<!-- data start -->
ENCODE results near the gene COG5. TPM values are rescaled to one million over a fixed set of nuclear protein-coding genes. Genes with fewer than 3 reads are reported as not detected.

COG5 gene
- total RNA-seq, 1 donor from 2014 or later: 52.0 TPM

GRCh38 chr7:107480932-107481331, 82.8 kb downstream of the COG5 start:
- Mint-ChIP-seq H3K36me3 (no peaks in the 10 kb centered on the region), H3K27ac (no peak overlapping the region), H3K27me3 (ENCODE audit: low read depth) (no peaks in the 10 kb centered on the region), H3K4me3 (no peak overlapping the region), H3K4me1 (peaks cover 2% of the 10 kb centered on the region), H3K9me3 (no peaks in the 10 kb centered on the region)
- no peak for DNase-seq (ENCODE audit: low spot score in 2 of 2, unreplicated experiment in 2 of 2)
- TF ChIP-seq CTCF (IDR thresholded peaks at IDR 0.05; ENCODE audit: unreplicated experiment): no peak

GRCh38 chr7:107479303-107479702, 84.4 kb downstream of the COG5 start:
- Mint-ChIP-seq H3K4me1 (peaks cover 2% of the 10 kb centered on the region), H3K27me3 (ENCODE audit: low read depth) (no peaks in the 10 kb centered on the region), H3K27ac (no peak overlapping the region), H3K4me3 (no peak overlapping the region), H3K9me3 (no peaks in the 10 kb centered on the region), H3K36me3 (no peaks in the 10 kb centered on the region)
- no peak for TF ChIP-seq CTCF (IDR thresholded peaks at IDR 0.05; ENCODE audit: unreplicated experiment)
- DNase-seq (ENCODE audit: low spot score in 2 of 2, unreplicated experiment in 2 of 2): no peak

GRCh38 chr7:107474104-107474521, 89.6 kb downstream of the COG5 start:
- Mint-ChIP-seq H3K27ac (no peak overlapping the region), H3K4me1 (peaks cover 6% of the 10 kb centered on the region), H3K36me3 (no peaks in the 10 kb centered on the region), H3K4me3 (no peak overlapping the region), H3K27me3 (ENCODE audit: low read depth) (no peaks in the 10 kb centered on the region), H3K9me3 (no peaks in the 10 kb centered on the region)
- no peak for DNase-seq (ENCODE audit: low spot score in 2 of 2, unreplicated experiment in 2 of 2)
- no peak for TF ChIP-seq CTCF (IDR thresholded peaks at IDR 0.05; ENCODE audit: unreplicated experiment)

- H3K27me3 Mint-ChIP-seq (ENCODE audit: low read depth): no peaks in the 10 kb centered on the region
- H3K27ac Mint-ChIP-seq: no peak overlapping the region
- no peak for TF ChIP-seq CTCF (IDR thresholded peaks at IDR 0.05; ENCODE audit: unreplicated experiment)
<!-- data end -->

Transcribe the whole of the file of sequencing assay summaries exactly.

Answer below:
ENCODE results near the gene COG5. TPM values are rescaled to one million over a fixed set of nuclear protein-coding genes. Genes with fewer than 3 reads are reported as not detected.

COG5 gene
- total RNA-seq, 1 donor from 2014 or later: 52.0 TPM

GRCh38 chr7:107480932-107481331, 82.8 kb downstream of the COG5 start:
- Mint-ChIP-seq H3K36me3 (no peaks in the 10 kb centered on the region), H3K27ac (no peak overlapping the region), H3K27me3 (ENCODE audit: low read depth) (no peaks in the 10 kb centered on the region), H3K4me3 (no peak overlapping the region), H3K4me1 (peaks cover 2% of the 10 kb centered on the region), H3K9me3 (no peaks in the 10 kb centered on the region)
- no peak for DNase-seq (ENCODE audit: low spot score in 2 of 2, unreplicated experiment in 2 of 2)
- TF ChIP-seq CTCF (IDR thresholded peaks at IDR 0.05; ENCODE audit: unreplicated experiment): no peak

GRCh38 chr7:107479303-107479702, 84.4 kb downstream of the COG5 start:
- Mint-ChIP-seq H3K4me1 (peaks cover 2% of the 10 kb centered on the region), H3K27me3 (ENCODE audit: low read depth) (no peaks in the 10 kb centered on the region), H3K27ac (no peak overlapping the region), H3K4me3 (no peak overlapping the region), H3K9me3 (no peaks in the 10 kb centered on the region), H3K36me3 (no peaks in the 10 kb centered on the region)
- no peak for TF ChIP-seq CTCF (IDR thresholded peaks at IDR 0.05; ENCODE audit: unreplicated experiment)
- DNase-seq (ENCODE audit: low spot score in 2 of 2, unreplicated experiment in 2 of 2): no peak

GRCh38 chr7:107474104-107474521, 89.6 kb downstream of the COG5 start:
- Mint-ChIP-seq H3K27ac (no peak overlapping the region), H3K4me1 (peaks cover 6% of the 10 kb centered on the region), H3K36me3 (no peaks in the 10 kb centered on the region), H3K4me3 (no peak overlapping the region), H3K27me3 (ENCODE audit: low read depth) (no peaks in the 10 kb centered on the region), H3K9me3 (no peaks in the 10 kb centered on the region)
- no peak for DNase-seq (ENCODE audit: low spot score in 2 of 2, unreplicated experiment in 2 of 2)
- no peak for TF ChIP-seq CTCF (IDR thresholded peaks at IDR 0.05; ENCODE audit: unreplicated experiment)

- H3K27me3 Mint-ChIP-seq (ENCODE audit: low read depth): no peaks in the 10 kb centered on the region
- H3K27ac Mint-ChIP-seq: no peak overlapping the region
- no peak for TF ChIP-seq CTCF (IDR thresholded peaks at IDR 0.05; ENCODE audit: unreplicated experiment)